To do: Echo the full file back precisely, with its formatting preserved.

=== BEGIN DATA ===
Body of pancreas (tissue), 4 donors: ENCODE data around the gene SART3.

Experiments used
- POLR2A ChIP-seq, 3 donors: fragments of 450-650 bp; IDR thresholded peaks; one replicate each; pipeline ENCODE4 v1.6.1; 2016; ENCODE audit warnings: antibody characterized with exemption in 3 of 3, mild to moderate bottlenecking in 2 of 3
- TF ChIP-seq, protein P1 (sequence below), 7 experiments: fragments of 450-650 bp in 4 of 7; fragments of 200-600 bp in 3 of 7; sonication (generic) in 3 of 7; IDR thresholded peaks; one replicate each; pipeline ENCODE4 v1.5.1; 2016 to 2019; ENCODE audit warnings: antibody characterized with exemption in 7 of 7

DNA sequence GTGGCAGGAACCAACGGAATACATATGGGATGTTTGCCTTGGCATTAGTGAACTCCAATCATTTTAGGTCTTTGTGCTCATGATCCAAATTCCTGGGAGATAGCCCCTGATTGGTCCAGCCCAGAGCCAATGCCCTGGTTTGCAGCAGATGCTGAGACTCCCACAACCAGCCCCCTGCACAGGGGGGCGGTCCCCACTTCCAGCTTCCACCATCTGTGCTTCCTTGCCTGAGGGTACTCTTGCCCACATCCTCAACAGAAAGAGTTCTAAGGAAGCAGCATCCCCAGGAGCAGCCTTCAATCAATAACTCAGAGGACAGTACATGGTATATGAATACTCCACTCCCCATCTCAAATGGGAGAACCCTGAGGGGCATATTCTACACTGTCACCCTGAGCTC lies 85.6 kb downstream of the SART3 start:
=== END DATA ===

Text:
Body of pancreas (tissue), 4 donors: ENCODE data around the gene SART3.

Experiments used
- POLR2A ChIP-seq, 3 donors: fragments of 450-650 bp; IDR thresholded peaks; one replicate each; pipeline ENCODE4 v1.6.1; 2016; ENCODE audit warnings: antibody characterized with exemption in 3 of 3, mild to moderate bottlenecking in 2 of 3
- TF ChIP-seq, protein P1 (sequence below), 7 experiments: fragments of 450-650 bp in 4 of 7; fragments of 200-600 bp in 3 of 7; sonication (generic) in 3 of 7; IDR thresholded peaks; one replicate each; pipeline ENCODE4 v1.5.1; 2016 to 2019; ENCODE audit warnings: antibody characterized with exemption in 7 of 7

DNA sequence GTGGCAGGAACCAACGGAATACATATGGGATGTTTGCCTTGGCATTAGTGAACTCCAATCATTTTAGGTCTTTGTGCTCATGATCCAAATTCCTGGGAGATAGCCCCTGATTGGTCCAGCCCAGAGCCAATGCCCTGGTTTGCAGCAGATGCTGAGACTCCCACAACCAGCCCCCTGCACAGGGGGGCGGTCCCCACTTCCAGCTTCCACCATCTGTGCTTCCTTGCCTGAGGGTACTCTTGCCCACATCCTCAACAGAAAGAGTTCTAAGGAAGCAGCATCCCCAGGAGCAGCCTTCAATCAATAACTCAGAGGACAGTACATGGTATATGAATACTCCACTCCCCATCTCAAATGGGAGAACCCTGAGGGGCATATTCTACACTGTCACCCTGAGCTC lies 85.6 kb downstream of the SART3 start: